Navi XXL

by Volker Weber


Axel recently asked me whether the Lenovo Yoga Tab 3 Pro has a GPS. And indeed, it does have one. That is usually a feature that comes with the mobile network modem. Devices that have 3G/4G access come with GPS, those without don't. The Yoga Tab 3 Pro is a an exception to this rule. But is it any good? I had to try this out.

Yesterday we were driving to meet up with @micspehr and he lives out in the the countryside, where I needed some assistance to get there. Of course, the car has built-in navigation, but it was also an opportunity to try out the Yoga. Before we left, I opened Google Maps and downloaded the map I needed. This has become pretty straightforward. Tap on the hamburger button, select offline maps and add a new area. The download was quick and we were ready to go. I could also have used HERE, but that was not already installed.

GPS acquisition was quick although I had turned it off before. Without network connectivity (and thus A-GPS) the Yoga had to get the almanach from the GPS satellite but it had no difficulty doing that. It lead us to the destination on a quick route that was 6 km shorter than what the car suggested. I was even able to mount the device by sticking its kickstand into the glove compartment slot. Power wasn't needed since the Yoga can stay on for up to 18 hours.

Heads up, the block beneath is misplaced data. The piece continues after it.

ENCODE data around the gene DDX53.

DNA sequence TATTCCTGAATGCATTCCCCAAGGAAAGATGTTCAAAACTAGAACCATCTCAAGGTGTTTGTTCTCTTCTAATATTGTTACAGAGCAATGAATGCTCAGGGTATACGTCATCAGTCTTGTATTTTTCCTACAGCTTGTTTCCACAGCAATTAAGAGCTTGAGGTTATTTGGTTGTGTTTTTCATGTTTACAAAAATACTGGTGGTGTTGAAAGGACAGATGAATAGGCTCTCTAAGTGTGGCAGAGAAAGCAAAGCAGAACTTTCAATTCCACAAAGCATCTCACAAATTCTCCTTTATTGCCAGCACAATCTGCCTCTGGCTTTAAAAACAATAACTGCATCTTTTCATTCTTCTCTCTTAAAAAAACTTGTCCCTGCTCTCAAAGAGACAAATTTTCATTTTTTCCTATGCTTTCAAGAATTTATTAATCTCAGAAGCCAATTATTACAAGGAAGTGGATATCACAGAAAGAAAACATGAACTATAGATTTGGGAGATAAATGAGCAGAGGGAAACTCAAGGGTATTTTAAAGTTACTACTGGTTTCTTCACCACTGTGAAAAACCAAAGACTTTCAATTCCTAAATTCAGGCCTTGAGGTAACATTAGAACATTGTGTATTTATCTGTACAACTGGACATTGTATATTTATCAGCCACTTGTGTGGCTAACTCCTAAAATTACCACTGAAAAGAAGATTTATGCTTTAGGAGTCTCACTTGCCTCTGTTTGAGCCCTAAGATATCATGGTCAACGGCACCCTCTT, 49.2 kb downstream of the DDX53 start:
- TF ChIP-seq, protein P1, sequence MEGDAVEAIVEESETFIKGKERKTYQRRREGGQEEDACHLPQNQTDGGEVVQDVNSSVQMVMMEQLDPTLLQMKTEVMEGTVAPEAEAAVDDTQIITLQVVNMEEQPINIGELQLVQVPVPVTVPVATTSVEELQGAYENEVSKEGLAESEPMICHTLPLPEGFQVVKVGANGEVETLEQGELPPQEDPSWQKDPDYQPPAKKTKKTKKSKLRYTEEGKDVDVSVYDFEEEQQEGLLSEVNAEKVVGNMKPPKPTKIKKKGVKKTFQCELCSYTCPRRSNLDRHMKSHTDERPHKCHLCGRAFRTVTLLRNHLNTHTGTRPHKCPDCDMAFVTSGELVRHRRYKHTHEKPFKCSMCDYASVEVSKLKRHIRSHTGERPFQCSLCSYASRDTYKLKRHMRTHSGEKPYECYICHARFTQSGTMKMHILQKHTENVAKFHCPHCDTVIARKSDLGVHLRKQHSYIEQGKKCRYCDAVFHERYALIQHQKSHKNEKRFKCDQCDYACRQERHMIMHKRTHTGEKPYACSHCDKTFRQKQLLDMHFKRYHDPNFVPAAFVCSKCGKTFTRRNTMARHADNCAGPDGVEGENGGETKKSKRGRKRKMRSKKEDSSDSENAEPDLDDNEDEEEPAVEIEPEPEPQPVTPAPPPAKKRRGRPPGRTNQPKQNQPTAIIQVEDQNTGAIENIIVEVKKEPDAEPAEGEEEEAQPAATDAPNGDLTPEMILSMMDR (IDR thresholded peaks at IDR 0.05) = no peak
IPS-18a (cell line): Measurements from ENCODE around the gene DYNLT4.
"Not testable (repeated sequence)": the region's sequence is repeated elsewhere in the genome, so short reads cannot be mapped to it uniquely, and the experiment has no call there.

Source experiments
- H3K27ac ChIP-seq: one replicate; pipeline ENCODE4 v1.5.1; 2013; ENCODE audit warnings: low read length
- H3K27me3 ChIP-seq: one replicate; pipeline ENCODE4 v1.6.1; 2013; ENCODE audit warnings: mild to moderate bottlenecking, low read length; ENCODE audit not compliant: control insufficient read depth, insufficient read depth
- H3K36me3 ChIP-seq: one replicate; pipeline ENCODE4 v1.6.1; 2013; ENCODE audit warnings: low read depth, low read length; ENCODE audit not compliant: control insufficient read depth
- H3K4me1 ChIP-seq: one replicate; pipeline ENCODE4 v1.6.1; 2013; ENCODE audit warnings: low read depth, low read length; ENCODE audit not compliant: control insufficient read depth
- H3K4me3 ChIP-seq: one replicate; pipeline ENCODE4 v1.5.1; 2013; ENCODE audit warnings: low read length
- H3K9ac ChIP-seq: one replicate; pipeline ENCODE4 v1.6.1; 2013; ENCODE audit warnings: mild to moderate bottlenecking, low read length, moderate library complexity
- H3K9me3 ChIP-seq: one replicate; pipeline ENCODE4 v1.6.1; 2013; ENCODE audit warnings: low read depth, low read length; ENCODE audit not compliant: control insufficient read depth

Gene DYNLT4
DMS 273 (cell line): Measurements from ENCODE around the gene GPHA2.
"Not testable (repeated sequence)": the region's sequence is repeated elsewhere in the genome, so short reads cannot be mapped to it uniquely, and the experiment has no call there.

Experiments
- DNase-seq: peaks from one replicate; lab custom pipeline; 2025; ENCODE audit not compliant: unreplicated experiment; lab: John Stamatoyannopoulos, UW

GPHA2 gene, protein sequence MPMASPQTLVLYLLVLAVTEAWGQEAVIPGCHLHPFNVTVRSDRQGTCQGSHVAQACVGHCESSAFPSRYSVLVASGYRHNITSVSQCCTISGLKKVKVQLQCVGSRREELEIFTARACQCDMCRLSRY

So, it indeed does work. However, in offline mode you have no information about current events. You don't know what is going on ahead of you, you cannot avoid traffic. It's like a blast from the past when we had PNDs from TomTom that were not connected. Today, your smartphone can do better.


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I explain difficult concepts in simple ways. For free, and for money. Clue procurement and bullshit detection.


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